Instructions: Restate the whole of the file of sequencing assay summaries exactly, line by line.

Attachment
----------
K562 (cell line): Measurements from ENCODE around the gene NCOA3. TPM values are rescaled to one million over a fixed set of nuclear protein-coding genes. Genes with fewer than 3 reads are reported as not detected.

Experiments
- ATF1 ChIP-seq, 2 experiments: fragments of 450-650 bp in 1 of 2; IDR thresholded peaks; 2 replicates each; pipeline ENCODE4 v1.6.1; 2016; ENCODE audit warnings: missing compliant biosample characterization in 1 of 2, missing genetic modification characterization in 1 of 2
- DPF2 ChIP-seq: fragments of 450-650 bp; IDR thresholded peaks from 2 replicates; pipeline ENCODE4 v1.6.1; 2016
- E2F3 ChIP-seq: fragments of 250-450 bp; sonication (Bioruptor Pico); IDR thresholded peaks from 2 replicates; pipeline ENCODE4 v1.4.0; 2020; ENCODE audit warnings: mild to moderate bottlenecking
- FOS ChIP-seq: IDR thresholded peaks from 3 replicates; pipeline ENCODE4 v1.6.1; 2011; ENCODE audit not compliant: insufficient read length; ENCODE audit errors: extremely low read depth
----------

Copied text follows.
K562 (cell line): Measurements from ENCODE around the gene NCOA3. TPM values are rescaled to one million over a fixed set of nuclear protein-coding genes. Genes with fewer than 3 reads are reported as not detected.

Experiments
- ATF1 ChIP-seq, 2 experiments: fragments of 450-650 bp in 1 of 2; IDR thresholded peaks; 2 replicates each; pipeline ENCODE4 v1.6.1; 2016; ENCODE audit warnings: missing compliant biosample characterization in 1 of 2, missing genetic modification characterization in 1 of 2
- DPF2 ChIP-seq: fragments of 450-650 bp; IDR thresholded peaks from 2 replicates; pipeline ENCODE4 v1.6.1; 2016
- E2F3 ChIP-seq: fragments of 250-450 bp; sonication (Bioruptor Pico); IDR thresholded peaks from 2 replicates; pipeline ENCODE4 v1.4.0; 2020; ENCODE audit warnings: mild to moderate bottlenecking
- FOS ChIP-seq: IDR thresholded peaks from 3 replicates; pipeline ENCODE4 v1.6.1; 2011; ENCODE audit not compliant: insufficient read length; ENCODE audit errors: extremely low read depth